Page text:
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Clax Attack: Is there more to come?

Toronto Raptors v Brooklyn Nets Photo by Sarah Stier/Getty Images

Midway through the third quarter Friday night, Nic Claxton grabbed a rebound and went full court, switching hands and finishing with a classic Euro-step.

It was one of several highlights that may have surprised fans and even his teammates...

Should it? Maybe, maybe not. Claxton himself noted that he was “just trying to get back to young Clax.”

“Just more comfortable, more confident. Just trying to get back to young Clax. Just being myself,” said Claxton after the Nets 109-105 win over the Raptors on Friday night. “We need other guys to step up. We can’t have Kyrie [Irving] and KD [Kevin Durant] trying to do everything. Just playing my game and my teammates are doing a good job of instilling confidence in me.”

By night’s end, Claxton had put up perhaps the best line of his four-year career, 19 points, 11 rebounds, four blocks, etc. It was in fact his second solid performance of the young season. Even though the Nets lost by 22 to New Orleans, the 23-year-old finished with 13, 10 and two.

Claxton didn’t detail what he meant by “young Clax,” but there has been plenty of evidence that the Georgia product, when given free rein, can be an offensive weapon. At Georgia, coach Tom Crean used him in a number of roles, including as a 6’11” playmaker ... and 3-point shooter.

And in his rookie year with the Nets, they sent him to Long Island where in a game just before COVID hit, he did this: 34 points, nine rebounds, four assists and 3-of-5 from deep...

Young Clax indeed. Spencer Dinwiddie said in perhaps a fit of hyperbole back in November 2019 that Claxton “is the second-most talented player on this team. [First] is KD, either the first or second most talented scorer of all-time. But Nic’s got game. He’s got a chance [to be great].”

But Claxton has been beset by injuries and illness and maybe a lack of confidence. Of equal importance, the Nets wanted Claxton to be primarily a defender. Steve Nash said it and it had validity. Brooklyn’s offense wasn’t a problem, not with Kevin Durant and Kyrie Irving and James Harden. Now, though, after signing a two-year $20 million deal ($17.5 million guaranteed), Claxton is getting his chance to shine on both ends. LaMarcus Aldridge, Blake Griffin and Andre Drummond are gone and the Nets have moved into a more free-flowing offense, abandoning their iso-dominance of last season.

His teammates have been encouraging him, as Chris Milholen wrote Saturday.

“He had all of that stuff when he got here. It’s just being more confident and using it. Coach trusts him. His teammates trust him so he can go out there and do his thing,” said Durant on Claxton’s skills. “Sometimes you don’t want to showcase all your skills early on because you don’t know how they fit towards the team. He’s comfortable now and we need him to be more and more aggressive.”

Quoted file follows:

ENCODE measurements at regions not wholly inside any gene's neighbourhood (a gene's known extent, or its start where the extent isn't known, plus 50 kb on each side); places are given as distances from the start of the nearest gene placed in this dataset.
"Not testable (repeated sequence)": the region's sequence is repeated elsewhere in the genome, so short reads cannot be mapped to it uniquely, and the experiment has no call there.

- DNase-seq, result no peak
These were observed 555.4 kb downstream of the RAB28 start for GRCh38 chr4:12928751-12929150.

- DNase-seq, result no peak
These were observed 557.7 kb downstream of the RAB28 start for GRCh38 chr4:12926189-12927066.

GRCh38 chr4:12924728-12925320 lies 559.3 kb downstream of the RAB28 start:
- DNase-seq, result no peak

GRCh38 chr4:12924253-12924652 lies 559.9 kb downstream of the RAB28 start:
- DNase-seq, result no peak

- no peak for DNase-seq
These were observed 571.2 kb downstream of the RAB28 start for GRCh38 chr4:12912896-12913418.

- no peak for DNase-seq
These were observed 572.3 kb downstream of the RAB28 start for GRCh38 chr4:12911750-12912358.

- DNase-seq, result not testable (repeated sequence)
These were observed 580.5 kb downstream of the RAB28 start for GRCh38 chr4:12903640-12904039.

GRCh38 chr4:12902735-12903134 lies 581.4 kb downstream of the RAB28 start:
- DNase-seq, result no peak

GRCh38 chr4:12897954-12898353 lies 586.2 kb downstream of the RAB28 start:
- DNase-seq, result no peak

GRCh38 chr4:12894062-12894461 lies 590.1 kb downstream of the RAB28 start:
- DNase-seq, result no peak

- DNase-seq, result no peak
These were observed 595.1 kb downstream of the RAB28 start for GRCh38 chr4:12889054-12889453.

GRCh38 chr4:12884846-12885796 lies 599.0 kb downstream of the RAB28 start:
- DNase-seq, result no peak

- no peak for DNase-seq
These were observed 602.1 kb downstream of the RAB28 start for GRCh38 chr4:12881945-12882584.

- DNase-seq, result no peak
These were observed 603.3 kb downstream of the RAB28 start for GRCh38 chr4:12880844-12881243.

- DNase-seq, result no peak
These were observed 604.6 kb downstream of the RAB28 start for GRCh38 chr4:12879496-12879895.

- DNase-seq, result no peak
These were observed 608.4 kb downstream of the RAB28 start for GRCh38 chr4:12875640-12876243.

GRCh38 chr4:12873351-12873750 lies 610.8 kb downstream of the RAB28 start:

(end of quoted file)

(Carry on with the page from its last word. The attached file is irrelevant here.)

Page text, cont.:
Said Irving: “I had simple advice for him [Claxton] tonight; if we’re not seeing you play like that, as hard, offensively and defensively, then we got to hold you accountable to that standard, and he knew it.”

“When he adds points like that on the board and he’s pushing in transition and doing little things like that and he’s just bringing that strength to the team to be able to take pressure off of us and go score, it gives us a lot of comfortable space,” Irving said post-game about his pre-game advice. “I’m happy he played well, we want him to keep it up, but now as a young player in the league, he has to show consistency, and we gotta be right there with him.”

Nash, who praised Claxton’s new professionalism throughout training camp, had this to say post-game.

“It gives us a little bit of a different dimension when he’s able to make plays like that. I think that’s always been Nic’s game,” said Nash. “He was a he played a lot with the ball in college. But having said that, you know injuries and developing into a man and you know to play at this level is a step and so, you know with those injuries and sent him back but his professionalism this summer, I’ve talked about before he was great, and he stuck to it and he took a level as a professional.”

The Nets have been remarkably patient with Claxton, the 31st pick in the 2019 draft. B.J. Johnson, their director of player evaluation, pushed hard for him in the run-up to the draft despite the Nets already having Jarrett Allen and DeAndre Jordan. In his first three seasons, he played only 94 of a possible 226 games.

Ultimately, they developed him into a top switch defender, something he was not at Georgia. At the deadline last season, Sean Marks declined a trade offer for him. The Raptors had offered a first rounder. Then, in the summer — lost amidst all the KD and Kyrie saga — Marks didn’t wait for another team to make an offer to Claxton, signing him to the two-year deal, an act of encouragement.

There are still issues, like his 4-of-10 free throw shooting in the Nets’ first two games, but Claxton says he won’t shy away from going to the rim and the line. And as Professor B, who writes about analytics for NetsDaily, notes, Claxton has taken only one shot farther than three feet away from the rim ... and he missed it.

“I want to go to the free throw line 10-plus times a game. That’s something I embrace and want to work on. I embrace the challenge,” he said, post-game. “I have no fear. I want to go out there and try to finish every time I get an opportunity. That’s just who I am as a player.”

Who he might become as a player is what’s getting Nets fans excited.